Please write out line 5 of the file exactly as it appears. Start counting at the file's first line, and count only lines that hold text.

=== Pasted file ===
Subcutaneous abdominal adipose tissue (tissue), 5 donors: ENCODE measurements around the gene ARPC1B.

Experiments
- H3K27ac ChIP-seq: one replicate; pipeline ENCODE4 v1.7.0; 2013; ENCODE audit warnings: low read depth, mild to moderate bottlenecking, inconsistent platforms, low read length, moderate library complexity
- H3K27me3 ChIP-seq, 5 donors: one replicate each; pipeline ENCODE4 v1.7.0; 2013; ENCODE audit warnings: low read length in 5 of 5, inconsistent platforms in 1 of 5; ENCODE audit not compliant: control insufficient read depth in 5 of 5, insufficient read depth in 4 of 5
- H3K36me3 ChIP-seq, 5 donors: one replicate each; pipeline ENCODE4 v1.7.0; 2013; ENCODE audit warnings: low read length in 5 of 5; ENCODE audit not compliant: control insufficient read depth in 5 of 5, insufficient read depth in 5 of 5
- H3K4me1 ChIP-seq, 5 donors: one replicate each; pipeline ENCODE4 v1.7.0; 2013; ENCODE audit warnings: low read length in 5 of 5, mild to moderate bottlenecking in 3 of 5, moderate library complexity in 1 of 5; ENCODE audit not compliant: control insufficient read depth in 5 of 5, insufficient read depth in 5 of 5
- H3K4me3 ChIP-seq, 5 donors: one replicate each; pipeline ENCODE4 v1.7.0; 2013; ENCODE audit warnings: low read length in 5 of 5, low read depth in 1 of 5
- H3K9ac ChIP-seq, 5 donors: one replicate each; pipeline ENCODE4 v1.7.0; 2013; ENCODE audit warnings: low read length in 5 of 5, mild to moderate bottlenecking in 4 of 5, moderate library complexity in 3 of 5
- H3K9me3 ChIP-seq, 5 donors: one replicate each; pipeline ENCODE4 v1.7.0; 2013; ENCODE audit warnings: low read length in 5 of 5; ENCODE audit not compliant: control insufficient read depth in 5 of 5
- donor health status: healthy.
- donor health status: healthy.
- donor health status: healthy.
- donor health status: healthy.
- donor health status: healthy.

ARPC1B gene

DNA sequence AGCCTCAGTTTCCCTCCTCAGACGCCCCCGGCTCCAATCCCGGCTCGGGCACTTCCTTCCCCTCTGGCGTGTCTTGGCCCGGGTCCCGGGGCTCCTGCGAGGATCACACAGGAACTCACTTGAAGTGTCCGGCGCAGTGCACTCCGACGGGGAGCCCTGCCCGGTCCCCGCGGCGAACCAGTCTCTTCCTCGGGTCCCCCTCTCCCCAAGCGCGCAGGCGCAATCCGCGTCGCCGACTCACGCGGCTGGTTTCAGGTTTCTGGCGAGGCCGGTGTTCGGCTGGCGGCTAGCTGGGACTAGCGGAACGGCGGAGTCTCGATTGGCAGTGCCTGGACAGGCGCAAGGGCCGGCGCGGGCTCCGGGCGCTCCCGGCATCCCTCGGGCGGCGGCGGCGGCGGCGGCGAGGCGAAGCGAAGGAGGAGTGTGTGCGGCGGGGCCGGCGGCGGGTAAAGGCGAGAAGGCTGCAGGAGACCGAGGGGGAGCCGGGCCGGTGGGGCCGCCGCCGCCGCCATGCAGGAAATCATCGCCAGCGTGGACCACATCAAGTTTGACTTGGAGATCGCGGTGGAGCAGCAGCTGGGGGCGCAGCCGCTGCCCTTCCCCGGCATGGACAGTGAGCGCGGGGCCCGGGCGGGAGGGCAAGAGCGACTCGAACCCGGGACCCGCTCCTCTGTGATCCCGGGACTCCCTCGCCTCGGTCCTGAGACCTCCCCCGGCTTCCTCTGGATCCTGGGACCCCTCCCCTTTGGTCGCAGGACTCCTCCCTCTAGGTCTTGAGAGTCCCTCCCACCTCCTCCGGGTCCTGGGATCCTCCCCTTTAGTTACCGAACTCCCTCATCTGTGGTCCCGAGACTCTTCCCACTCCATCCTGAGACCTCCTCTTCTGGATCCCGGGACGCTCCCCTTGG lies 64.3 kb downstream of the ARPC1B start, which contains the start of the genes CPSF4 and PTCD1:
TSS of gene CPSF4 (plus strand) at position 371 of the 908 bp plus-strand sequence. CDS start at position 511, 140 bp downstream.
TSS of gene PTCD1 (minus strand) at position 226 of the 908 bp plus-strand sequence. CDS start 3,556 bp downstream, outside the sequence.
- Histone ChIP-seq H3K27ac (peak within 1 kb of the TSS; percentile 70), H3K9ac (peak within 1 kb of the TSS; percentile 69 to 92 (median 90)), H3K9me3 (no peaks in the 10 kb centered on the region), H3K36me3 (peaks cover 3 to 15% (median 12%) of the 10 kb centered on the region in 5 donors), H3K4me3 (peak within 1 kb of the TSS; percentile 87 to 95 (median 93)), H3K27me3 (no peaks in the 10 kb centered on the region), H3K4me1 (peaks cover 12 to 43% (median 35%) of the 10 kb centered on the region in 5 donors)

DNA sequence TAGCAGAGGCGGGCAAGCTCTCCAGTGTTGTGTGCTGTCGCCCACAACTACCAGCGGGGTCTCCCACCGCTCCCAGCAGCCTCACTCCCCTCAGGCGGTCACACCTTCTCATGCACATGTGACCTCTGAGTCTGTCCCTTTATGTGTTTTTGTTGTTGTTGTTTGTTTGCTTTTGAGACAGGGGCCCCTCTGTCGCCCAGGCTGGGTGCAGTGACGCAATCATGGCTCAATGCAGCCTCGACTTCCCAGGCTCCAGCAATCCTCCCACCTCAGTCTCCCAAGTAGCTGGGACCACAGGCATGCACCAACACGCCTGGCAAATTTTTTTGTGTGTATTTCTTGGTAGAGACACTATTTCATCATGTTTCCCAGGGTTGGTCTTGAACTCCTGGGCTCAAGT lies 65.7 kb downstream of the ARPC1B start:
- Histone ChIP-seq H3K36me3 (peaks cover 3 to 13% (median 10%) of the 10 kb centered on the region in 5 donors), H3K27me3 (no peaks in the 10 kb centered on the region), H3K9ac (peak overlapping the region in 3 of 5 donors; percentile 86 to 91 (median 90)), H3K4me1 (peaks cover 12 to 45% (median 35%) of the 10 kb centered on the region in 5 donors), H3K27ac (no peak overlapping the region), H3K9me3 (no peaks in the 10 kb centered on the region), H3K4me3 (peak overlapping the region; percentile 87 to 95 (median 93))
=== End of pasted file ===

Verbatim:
- H3K36me3 ChIP-seq, 5 donors: one replicate each; pipeline ENCODE4 v1.7.0; 2013; ENCODE audit warnings: low read length in 5 of 5; ENCODE audit not compliant: control insufficient read depth in 5 of 5, insufficient read depth in 5 of 5